You don’t want to make a habit of this, but: you can in fact suggest people who you do not want to review your paper, due to a personal conflict, because they are an extreme competitor (not quite so much of a problem in our comparative world), or simply because you feel from prior experience that they are so opposed to your ideas as to not be able to give a fair evaluation.

There is no guarantee that the Editors will use any or all of your suggestions, but there are times when we look at these lists and say: “great list, couldn’t have done better myself, let’s use them all”.


  1. .…assume that everything is hunky dory once you hit the “submit” button.

Our Journal  receives well over a thousand papers a year to be reviewed, and our sister journals get large numbers as well. Despite our best efforts, stuff just falls through the cracks sometimes, electronic or otherwise. If after a few days you don’t get an acknowledgement that your paper was received, email the journal office. If you don’t hear about the status of your paper in 6 weeks to two months, contact the journal to ask how the review is going. Most journals have electronic communication with referees, so your paper should have found suitable referees within a couple of weeks (sometimes it just takes longer to track people down though) and referees usually have a 2-4 week deadline.

 …interpret the editor’s decision letter too literally.

Unless of course the letter says something like: “all referee reports said ‘accept as is’, and we have sent your article to be typeset for page proofs” (don’t hold your breath, this has probably happened to us once in our careers), or “your paper is most definitely rejected”. Usually there are qualifiers in the decision letter like: “We can only accept your paper after major revisions” or “Your paper is not acceptable in its current form. Should you choose to revise your paper….”. These are generally statements that are leaving the door open for you to revise, rebut and resubmit.

 …take the referee comments too personally.

Most seasoned referees avoid personal language, but sometimes it slips through (human nature again). Be assured that most editors don’t take that stuff too seriously. Remember, we know who reviewed your paper, and we can often say “oh, that’s referee x, he/she always has an axe to grind about issue y”.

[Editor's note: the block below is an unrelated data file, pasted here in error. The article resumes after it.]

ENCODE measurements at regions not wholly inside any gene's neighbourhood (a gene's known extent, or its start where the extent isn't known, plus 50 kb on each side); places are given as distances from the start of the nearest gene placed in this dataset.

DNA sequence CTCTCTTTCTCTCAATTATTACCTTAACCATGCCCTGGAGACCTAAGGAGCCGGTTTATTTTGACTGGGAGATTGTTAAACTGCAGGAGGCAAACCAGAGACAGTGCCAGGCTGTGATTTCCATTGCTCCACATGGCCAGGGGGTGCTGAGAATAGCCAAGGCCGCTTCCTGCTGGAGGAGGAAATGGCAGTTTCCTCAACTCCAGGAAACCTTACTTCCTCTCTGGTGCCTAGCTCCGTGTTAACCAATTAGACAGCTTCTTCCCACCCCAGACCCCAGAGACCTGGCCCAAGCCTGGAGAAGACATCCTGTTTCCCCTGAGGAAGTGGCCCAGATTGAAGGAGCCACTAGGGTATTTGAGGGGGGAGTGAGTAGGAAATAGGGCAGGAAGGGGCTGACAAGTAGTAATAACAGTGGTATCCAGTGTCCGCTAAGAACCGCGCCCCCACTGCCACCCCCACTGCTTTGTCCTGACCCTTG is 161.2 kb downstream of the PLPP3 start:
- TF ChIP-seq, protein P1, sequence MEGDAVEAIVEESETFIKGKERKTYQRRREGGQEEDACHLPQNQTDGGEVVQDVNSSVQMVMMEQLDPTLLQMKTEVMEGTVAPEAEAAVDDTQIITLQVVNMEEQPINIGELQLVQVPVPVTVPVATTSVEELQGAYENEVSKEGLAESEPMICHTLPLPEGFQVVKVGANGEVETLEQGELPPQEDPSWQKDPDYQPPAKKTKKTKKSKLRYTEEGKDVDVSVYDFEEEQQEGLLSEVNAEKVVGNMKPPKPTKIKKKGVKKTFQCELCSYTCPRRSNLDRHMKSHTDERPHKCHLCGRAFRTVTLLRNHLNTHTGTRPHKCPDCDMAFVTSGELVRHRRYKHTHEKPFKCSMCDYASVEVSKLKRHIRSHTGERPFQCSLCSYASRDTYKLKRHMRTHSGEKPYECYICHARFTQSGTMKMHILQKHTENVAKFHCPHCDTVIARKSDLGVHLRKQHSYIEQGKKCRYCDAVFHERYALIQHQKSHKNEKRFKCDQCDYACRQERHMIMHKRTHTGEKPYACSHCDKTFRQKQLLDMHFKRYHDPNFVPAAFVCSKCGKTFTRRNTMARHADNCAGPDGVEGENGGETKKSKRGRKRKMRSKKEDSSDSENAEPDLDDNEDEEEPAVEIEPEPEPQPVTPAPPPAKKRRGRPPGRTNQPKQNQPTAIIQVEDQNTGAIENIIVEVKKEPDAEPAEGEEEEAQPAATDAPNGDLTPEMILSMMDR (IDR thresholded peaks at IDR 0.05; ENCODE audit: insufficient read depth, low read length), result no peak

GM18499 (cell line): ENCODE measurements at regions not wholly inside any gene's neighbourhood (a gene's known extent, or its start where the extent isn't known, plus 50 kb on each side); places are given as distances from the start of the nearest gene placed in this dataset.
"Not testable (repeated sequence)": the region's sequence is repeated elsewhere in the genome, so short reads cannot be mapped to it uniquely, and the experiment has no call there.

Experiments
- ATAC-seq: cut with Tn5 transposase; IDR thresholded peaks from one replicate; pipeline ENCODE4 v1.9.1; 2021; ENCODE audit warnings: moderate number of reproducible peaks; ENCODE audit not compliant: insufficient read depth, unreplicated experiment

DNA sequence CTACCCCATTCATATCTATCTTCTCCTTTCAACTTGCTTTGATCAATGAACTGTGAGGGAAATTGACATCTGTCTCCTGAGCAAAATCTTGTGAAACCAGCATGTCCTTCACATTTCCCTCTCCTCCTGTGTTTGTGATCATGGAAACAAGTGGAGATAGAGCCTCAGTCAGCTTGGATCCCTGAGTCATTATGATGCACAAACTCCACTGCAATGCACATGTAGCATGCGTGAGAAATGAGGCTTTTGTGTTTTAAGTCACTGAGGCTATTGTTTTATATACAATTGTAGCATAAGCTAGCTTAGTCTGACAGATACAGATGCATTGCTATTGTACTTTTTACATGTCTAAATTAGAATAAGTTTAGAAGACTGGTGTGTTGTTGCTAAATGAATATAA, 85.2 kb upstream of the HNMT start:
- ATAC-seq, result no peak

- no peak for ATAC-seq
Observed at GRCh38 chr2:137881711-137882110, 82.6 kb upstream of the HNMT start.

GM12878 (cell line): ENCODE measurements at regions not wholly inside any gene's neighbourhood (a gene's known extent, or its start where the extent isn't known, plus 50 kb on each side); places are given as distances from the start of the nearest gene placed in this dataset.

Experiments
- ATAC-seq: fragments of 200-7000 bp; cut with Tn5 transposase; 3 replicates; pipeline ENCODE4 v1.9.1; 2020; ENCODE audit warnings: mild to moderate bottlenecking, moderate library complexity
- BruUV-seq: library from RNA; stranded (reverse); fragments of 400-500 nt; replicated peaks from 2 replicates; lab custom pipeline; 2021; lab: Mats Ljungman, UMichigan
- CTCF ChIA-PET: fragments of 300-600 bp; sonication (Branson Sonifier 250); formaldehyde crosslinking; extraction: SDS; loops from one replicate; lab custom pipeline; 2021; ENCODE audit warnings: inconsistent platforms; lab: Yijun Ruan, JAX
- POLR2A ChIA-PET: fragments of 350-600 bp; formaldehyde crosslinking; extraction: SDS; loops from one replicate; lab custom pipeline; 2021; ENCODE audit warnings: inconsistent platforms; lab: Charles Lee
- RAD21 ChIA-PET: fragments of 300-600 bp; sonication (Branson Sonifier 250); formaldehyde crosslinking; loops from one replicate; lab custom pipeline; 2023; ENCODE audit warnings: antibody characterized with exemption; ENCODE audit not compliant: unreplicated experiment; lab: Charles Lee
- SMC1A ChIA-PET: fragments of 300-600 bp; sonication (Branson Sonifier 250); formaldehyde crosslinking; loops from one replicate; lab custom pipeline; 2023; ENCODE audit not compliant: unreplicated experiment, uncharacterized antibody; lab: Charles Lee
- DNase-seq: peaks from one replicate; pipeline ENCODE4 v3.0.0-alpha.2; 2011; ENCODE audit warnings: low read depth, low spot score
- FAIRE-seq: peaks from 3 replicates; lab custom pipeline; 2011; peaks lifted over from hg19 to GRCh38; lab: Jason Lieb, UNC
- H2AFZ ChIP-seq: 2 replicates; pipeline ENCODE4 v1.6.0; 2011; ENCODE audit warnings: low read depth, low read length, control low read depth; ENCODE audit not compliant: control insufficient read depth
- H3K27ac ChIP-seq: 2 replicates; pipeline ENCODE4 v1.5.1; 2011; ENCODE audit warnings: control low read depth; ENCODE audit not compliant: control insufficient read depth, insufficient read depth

…procrastinate about revising and resubmitting your paper.

Unless of course the referees have asked you to gather more data, or undertake a months’ long reanalysis of your data. Get on it right away and strike while the iron is hot. Most journals have a two month rule. If you don’t resubmit within two months, it is considered a new submission and it will go out for re-review. By turning the paper around quickly, you can often avoid re-review (usually this decision rests with the referee though, as they often have a box they can tick or not that says “this paper really needs to be re-reviewed” or “I’d like to see a revision please”). Also, while the paper is still fresh in the referee’s mind, you might get a better reception to your revisions.


…make a compelling case for why your revised paper should be accepted.

Assume that the referee will see your response (though often this does not actually happen) and write it as though you are specifically responding to them. Be courteous (if there was a personal attack, or an otherwise inappropriate comment, take this up separately in your cover letter to the editor), Thank them for their input, and respond to every single point with a “we did this, see page x, line y” or a “we respectfully disagree for the following reason(s)”. Spell it all out carefully and logically (remember that overworked journal staff) so that the Editors don’t have to fish about for whether or not you adequately addressed the issues.

 …see point #1 under “Don’t”

…bask in the glory when you get the acceptance letter, and change the paper on your c.v. from “submitted” to “in press”.